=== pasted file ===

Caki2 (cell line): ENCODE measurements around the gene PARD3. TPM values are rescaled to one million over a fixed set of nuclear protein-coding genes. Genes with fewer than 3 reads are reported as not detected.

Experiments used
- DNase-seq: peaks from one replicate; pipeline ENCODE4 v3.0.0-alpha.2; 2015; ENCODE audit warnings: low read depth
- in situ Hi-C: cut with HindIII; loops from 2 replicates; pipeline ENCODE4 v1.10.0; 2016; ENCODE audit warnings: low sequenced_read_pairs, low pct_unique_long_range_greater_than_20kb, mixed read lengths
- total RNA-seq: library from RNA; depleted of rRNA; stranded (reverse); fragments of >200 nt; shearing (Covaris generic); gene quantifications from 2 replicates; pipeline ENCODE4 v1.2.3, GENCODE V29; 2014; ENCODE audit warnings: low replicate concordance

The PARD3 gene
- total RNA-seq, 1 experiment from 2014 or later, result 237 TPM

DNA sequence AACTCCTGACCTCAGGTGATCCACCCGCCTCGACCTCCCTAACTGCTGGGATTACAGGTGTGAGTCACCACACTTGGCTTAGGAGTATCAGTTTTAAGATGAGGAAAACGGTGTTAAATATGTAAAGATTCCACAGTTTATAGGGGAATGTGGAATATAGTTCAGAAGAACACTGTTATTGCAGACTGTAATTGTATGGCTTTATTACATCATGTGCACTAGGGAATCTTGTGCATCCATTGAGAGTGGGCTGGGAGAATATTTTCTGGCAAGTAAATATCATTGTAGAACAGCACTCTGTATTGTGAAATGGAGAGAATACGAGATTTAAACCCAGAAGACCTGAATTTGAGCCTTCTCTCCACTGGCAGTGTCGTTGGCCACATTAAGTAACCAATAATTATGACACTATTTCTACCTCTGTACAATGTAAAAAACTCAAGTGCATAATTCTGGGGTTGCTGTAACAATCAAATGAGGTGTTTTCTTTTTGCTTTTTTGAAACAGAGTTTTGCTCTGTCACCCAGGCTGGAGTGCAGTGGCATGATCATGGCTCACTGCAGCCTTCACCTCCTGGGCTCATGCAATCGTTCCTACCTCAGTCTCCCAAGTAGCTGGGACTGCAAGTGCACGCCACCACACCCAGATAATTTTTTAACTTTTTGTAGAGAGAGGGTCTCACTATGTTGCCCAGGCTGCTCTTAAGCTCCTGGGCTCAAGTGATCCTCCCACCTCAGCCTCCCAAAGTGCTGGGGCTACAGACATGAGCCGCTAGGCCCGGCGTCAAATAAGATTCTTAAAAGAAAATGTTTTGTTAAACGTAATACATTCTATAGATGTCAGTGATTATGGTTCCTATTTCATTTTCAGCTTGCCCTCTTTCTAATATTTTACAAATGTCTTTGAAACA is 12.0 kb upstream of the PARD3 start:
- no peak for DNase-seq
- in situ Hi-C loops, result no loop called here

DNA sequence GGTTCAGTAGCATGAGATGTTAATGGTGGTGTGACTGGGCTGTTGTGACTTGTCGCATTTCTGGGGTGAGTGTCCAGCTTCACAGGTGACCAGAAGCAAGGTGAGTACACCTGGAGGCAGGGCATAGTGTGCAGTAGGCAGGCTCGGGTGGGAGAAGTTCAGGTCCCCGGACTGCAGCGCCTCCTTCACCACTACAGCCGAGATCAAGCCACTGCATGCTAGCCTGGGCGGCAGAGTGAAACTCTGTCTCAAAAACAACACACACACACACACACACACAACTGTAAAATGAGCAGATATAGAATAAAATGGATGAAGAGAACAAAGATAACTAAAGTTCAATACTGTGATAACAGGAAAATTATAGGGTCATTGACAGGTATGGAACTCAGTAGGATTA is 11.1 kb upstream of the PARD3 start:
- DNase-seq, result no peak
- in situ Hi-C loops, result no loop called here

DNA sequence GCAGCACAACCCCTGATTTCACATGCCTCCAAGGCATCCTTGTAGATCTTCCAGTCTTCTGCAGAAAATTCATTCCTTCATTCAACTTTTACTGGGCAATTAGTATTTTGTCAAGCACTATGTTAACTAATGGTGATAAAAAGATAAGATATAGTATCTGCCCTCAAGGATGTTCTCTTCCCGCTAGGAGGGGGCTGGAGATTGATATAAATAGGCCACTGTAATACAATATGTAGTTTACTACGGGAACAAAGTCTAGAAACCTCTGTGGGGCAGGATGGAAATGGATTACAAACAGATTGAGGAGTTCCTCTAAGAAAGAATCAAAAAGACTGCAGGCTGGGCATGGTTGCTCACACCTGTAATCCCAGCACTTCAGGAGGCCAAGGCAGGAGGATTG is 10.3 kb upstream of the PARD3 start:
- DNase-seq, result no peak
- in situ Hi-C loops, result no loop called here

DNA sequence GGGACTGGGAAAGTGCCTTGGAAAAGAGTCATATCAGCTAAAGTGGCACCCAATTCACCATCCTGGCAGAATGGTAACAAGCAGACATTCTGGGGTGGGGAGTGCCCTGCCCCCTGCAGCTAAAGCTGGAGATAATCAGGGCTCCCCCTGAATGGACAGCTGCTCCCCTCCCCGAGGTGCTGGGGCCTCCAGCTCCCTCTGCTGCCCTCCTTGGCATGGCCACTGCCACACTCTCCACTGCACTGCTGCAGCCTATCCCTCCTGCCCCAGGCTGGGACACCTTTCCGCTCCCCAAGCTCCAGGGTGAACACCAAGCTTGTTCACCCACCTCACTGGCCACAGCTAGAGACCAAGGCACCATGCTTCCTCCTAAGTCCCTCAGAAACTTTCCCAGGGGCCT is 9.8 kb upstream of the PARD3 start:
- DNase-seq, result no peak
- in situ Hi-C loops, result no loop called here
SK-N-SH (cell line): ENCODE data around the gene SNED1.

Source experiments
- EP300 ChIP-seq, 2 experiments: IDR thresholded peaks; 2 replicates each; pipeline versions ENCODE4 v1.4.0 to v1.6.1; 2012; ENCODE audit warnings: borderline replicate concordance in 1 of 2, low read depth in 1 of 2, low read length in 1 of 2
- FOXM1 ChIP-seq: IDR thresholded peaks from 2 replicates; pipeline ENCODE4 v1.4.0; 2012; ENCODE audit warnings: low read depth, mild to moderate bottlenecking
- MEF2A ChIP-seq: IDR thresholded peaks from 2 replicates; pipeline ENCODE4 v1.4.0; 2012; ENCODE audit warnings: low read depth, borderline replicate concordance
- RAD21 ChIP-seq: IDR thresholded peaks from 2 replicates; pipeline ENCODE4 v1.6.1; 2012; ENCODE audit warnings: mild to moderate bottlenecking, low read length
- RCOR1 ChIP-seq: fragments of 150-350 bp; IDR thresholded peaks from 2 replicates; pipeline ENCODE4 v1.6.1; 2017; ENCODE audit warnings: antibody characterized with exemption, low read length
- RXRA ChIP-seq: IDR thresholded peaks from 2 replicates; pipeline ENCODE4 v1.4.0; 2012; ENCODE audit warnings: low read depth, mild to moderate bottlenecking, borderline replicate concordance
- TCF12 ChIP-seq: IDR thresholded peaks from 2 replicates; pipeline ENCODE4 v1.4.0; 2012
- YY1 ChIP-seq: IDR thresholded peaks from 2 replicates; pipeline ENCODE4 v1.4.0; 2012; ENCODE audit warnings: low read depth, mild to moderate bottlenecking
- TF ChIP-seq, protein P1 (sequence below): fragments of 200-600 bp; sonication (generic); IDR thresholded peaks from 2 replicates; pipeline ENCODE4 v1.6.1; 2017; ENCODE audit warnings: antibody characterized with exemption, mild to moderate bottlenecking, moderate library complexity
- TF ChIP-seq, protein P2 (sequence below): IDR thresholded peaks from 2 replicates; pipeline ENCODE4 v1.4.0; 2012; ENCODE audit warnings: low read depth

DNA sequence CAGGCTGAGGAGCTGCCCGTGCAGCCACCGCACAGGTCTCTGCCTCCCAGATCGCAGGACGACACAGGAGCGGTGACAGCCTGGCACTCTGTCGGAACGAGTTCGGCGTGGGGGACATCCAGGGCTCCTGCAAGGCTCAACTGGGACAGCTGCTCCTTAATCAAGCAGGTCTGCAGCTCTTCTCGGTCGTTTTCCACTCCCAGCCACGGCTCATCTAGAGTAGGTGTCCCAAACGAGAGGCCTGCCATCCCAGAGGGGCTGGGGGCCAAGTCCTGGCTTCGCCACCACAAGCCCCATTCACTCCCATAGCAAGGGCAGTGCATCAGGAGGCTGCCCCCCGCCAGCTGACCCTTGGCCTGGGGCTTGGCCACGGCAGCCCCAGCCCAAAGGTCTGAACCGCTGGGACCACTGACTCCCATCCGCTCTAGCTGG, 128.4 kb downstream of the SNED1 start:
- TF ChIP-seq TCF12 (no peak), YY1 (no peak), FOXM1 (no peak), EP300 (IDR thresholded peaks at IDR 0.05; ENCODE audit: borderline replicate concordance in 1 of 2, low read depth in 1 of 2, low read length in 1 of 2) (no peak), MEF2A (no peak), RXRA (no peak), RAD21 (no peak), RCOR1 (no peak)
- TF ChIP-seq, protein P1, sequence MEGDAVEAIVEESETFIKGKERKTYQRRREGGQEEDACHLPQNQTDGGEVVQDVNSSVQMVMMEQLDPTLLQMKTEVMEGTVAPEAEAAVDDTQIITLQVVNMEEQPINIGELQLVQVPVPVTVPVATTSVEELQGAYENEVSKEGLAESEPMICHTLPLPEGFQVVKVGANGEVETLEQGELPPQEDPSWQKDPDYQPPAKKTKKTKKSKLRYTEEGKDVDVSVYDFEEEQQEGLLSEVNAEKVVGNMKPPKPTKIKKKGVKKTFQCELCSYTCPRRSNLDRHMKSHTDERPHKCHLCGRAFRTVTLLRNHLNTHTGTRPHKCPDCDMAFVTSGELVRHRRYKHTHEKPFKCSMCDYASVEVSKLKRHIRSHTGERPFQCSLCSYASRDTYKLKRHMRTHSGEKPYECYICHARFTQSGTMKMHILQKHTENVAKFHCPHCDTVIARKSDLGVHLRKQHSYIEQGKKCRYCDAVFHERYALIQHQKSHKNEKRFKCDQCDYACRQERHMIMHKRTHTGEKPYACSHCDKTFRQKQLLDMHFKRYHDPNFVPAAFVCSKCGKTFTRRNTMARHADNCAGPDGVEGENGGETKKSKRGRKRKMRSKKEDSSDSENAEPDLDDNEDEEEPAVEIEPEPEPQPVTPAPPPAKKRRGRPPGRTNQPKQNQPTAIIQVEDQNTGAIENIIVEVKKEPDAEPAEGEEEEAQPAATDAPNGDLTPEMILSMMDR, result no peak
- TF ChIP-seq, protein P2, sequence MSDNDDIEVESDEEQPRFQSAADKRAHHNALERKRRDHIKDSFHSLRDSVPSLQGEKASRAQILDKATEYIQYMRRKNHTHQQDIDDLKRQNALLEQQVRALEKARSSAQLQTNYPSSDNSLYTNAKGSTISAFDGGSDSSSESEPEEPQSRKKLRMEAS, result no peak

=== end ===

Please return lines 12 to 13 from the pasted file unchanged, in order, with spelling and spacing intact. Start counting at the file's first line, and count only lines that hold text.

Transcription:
- DNase-seq, result no peak
- in situ Hi-C loops, result no loop called here